From June 2016, Eyal headed “Operation Good Neighbour”, the IDF’s multi-faceted humanitarian relief operation which saw thousands of Syrians receiving lifesaving medical treatment, in IDF field hospitals and some of Israel’s most renowned city-based hospitals, as well as providing much-needed food and other aid to unfortunate Syrians caught up in the war.
Eyal also headed up the IDF unit which facilitated the rescue of 422 White Helmet volunteers, and their family members, at the request of the U.S. the U.K. and other European nations. The U.K. hailed the IDF operation and assisted with their resettlement.
Eyal will tell this amazing and life-affirming story, followed by a Q&S session, on Monday 25th February, 7:15pm registration for a 7:45pm start.
Shimon Cohen of Schechita UK will be addressing the community
Further details tbc
Hitler versus Picasso and the others. The Nazi obsession for art
Dir. Claudio Poli | Italy 2017 | 90 mins
Screening followed by Q&A with Jean-Marc Dreyfus who appears in the film and will be chaired by David Berkley QC.
80 years have passed since the Nazi regime placed a definitive ban on so-called degenerate art considered ‘cosmopolitan and communist’. In 1937 an exhibition was staged to publically brand and stigmatize it while holding, only a short distance away, an exhibition dedicated to pure Arian art. At the same time, under the orders of Hitler and Goering, began the looting of classic works of art, those masterpieces that were to occupy an area the Führer planned to turn into the Louvre of Linz, a project that would remain on paper only. Goering too, himself a compulsive collector, compiled a list of artworks that were to appear in his residence at Carinhall, not far from Berlin. The masterpieces of degenerate art would instead be sold at auction, the proceeds ending up in the state coffers, later used to buy the art that met with the regime’s approval.
Artworks began to be confiscated from museums in occupied territories, seized from the homes of art collectors, particularly Jews. The looting would continue until the end of the war with the confiscation of the art heritage from those countries traversed by German troops. The accompanying narrative to the documentary is provided by Toni Servillo. Many of the stories told take their cue from four great exhibitions which, 80 years later, in 2017, sum up the situation as to what became of the treasures stolen by the Nazis and many of the people involved at the time.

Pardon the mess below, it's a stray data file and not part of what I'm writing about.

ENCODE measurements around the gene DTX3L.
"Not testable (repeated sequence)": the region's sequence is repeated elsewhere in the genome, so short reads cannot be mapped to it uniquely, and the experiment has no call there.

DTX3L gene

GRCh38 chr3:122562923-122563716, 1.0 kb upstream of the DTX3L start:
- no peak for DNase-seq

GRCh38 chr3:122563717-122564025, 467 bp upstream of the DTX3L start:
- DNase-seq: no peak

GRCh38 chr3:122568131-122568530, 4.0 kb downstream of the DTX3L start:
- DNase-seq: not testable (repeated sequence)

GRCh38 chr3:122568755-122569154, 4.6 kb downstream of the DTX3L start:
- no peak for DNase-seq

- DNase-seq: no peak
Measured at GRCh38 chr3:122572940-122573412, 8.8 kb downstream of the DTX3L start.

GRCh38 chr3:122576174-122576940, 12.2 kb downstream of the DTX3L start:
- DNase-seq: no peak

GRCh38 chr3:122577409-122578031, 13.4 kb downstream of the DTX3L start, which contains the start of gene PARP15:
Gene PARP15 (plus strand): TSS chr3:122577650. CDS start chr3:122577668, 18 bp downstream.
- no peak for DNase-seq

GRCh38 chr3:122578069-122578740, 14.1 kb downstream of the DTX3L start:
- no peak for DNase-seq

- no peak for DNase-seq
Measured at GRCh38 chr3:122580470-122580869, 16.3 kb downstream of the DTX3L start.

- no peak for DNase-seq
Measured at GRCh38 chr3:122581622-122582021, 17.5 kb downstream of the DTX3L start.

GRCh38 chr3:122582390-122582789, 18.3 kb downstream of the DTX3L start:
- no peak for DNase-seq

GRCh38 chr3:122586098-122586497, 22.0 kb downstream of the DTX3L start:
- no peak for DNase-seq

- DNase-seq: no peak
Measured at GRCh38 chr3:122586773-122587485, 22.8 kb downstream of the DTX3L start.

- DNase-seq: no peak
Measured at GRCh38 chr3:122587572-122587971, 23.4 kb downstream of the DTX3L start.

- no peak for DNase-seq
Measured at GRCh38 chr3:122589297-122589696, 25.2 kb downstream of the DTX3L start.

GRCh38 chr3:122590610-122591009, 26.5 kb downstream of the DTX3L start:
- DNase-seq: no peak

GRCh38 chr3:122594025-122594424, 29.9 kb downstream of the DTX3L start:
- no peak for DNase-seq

Sponsored by the School of Arts, Histories and Cultures, University of Manchester, in collaboration with the Centre for Jewish Studies.
Early booking is highly recommended.
Jed and Maggie will entertain us – a super afternoon of great music to round off the programme. Not to be missed.
The Jewish Historical Society Manchester Branch, partnering with the Centre for Jewish Studies, the University of Manchester, presents:
‘The hunt for the identity of the voice of the ‘harangue’ in German Concentration Camps Factual Survey (1945-2014)’
When the Allied armies liberated the German concentration camps, they often organised summary acts of justice, retribution and re-education to confront the German people with the crimes of the Nazi regime and to make them aware of their shared responsibility for these crimes.
A particularly powerful example took place at Bergen-Belsen on 24 April 1945, when six ‘Burgermeisters’ (mayors and local government officials) from the area were forced to visit the camp. During the visit they attended a mass burial while a British officer read a 1,000 word speech –known as the ‘German harangue’ ¬- condemning the SS and the whole German people for the crimes committed at the camp.
This scene was filmed and forms one of the most powerful moments in the recently completed and restored British documentary, German Concentration Camps Factual Survey (1945/2014). Dr Toby Haggith, Restoration Director of the film at IWM, will show the scene and describe the work to identify the author and the voice of the harangue.
Room A113 of the Samuel Alexander building, University of Manchester.
Entry free for JHS members and students (£3 entry fee for non-members)
Any questions or to join our mailing list please email: [email protected]
Judy Kellner takes us back to the early days of cinema, with musical illustrations.
Cocktails and hors d’oeuvres.
Wine, dine and enjoy the surprises!
Dress to have fun!
To book online visit ujia.org/mancladies19
There will be an appeal.